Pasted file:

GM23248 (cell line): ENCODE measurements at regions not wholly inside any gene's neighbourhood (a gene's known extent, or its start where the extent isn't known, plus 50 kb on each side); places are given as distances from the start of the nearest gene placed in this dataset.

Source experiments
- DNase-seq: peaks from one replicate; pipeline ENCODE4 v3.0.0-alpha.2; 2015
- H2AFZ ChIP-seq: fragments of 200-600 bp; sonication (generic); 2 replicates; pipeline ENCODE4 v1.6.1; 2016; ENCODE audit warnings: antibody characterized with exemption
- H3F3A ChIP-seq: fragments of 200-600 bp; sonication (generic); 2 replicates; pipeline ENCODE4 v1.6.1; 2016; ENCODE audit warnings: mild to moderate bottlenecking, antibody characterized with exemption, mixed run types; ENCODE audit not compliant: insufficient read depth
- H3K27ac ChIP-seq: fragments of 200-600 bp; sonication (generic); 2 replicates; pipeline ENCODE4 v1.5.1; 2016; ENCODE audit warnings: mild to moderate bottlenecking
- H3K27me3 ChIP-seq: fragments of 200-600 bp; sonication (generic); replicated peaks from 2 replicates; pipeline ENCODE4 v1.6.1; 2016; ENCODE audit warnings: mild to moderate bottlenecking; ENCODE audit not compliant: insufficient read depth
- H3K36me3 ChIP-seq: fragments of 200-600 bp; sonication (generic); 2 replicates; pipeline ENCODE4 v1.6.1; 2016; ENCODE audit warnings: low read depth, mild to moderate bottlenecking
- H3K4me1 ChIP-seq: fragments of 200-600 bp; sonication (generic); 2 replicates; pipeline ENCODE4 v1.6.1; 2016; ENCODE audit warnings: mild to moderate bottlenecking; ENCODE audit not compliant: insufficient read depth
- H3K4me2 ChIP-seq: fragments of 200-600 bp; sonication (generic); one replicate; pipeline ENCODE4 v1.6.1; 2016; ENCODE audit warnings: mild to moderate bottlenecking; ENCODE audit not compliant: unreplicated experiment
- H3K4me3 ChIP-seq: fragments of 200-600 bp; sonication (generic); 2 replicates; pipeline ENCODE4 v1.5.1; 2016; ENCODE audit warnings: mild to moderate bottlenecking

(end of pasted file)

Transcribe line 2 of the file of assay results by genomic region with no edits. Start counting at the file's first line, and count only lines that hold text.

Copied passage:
Source experiments